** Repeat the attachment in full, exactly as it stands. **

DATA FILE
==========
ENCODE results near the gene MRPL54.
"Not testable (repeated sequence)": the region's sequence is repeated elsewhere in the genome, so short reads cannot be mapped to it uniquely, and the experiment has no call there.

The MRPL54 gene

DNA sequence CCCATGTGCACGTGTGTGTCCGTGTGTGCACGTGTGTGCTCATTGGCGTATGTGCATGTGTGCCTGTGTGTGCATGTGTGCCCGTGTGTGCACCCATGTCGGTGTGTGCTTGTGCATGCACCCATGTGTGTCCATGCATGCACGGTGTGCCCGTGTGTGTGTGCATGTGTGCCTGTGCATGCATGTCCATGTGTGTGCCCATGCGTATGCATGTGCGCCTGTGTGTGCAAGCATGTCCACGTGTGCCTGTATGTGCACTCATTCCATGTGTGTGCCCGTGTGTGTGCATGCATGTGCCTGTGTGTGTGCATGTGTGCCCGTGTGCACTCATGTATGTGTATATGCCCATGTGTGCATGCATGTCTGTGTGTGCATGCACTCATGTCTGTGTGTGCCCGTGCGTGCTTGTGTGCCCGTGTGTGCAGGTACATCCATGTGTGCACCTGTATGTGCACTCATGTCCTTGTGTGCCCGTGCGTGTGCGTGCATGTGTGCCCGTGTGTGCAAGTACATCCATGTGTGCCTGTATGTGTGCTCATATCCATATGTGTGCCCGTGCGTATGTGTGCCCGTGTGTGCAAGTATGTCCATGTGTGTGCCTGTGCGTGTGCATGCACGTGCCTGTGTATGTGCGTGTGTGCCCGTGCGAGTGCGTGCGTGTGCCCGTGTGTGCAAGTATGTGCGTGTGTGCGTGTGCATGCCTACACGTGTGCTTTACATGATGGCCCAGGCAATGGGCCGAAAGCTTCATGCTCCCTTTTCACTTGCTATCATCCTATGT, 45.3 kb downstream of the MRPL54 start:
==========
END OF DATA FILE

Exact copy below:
ENCODE results near the gene MRPL54.
"Not testable (repeated sequence)": the region's sequence is repeated elsewhere in the genome, so short reads cannot be mapped to it uniquely, and the experiment has no call there.

The MRPL54 gene

DNA sequence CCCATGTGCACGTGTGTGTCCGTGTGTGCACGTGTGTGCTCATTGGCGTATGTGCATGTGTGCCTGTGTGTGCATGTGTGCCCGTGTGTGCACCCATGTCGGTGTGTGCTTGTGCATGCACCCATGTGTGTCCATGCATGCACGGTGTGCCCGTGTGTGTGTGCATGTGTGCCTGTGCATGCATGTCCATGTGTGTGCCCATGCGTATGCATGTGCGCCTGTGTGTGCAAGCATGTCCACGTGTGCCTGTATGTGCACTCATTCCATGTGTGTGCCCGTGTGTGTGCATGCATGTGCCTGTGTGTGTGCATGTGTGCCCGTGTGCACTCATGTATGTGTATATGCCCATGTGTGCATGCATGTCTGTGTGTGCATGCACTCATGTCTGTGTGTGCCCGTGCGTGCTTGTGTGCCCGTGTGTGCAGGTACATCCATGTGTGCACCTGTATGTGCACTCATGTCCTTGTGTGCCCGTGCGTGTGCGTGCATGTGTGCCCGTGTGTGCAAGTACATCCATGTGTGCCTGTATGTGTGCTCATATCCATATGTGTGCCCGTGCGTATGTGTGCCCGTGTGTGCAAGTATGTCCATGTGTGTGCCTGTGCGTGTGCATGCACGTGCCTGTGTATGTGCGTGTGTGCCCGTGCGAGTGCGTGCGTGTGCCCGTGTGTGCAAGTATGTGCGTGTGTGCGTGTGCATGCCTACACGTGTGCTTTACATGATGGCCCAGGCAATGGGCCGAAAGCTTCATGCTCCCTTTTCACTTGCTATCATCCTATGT, 45.3 kb downstream of the MRPL54 start: